23.  There is a strong economic case for devolving certain funding streams to the city-regional level. This fits with the vision of "variable geometry", where different places have different degrees of autonomy. The priority should be to devolve regeneration, transport and skills funding to the two biggest city-regions in England—Greater Manchester and Greater Birmingham. This would require the two relevant RDAs (NWDA and AWM) and the relevant Learning & Skills Councils to cede control over regeneration and skills funding, for example.

  24.  For this to work, Greater Manchester and Greater Birmingham should consider the case for directly elected mayors in their city-regions. These would provide the greatest degree of accountability, visibility and strategic decision-making across existing local authority boundaries.

  25.  For Greater Manchester and Greater Birmingham, this would increase the accountability of decision-making and simplify existing arrangements.

The potential for devolution of powers from regional to local level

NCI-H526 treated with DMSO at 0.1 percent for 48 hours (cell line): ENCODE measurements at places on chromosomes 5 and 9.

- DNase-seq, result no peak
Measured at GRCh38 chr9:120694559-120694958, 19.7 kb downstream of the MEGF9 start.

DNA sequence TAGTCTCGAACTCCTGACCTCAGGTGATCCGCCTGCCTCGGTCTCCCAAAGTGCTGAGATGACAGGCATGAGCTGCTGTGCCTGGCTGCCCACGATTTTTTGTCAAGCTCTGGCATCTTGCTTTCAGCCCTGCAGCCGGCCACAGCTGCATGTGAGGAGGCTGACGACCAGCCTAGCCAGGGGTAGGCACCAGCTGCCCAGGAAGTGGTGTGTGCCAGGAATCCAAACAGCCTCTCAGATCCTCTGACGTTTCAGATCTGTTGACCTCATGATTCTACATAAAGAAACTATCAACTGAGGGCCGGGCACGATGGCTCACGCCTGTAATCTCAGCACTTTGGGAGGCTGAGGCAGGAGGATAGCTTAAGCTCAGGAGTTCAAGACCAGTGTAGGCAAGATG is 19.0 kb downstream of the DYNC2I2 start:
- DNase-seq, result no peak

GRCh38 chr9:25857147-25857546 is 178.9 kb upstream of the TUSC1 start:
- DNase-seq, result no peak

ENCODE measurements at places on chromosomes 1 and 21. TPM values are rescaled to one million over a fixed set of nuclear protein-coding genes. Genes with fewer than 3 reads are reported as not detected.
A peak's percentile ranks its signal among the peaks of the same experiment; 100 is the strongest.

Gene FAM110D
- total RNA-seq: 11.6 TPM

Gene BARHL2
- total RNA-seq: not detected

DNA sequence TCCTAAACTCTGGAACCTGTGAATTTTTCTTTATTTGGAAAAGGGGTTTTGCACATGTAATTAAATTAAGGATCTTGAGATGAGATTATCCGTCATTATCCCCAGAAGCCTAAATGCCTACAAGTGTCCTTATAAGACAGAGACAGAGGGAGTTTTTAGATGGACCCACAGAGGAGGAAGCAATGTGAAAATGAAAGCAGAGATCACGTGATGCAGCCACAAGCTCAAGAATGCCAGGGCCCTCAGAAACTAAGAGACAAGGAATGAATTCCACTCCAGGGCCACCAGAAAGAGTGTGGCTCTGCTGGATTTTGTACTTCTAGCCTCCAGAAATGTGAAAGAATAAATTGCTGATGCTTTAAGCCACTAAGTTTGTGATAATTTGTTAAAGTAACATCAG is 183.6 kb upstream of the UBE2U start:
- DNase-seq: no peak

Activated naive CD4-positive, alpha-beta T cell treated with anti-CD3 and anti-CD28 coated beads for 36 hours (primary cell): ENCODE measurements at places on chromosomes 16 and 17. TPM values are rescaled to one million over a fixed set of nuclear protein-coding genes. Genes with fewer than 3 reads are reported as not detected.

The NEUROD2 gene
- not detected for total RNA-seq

26.  Financial devolution has so far been piecemeal and less than effective. Central government has taken some tentative steps on the road to financial devolution: the RDA single pot and regional funding allocations; Local Area Agreements, the Local Enterprise Growth Initiative (LEGI) and the Local Authority Business Growth Incentive (LABGI); Business Improvement Districts and prudential borrowing. These are all useful, but they lack ambition and their implementation is proving problematic.

  27.  City-regions are the most appropriate scale for devolving financial powers over economic development. Devolution should not focus on local authorities in isolation, since they are too small for economic development purposes. Real economic markets are bigger than local authority districts, and more closely match city-regions.

  28.  Devolution should focus first of all on Greater Manchester and Greater Birmingham, with other major city-regions to follow after that. As well as gaining control over funding for regeneration, transport and skills, city-regions should be able to raise their own revenues—for example, through a partial re-localisation of business rates (City-Regional Supplementary Business Rates). The revenues would be ring-fenced for investment in strategic infrastructure projects. This would encourage our biggest cities to work across boundaries with their surrounding smaller cities and towns.

  29.  City-regions make good economic sense, but they are a "hard sell" politically. Financial devolution to city-regions has downside as well as upside risks. And directly-elected city-regional mayors are bound to be controversial. But they offer significant potential benefits, such as effective delivery of devolved spending, strategic decision-making and real accountability.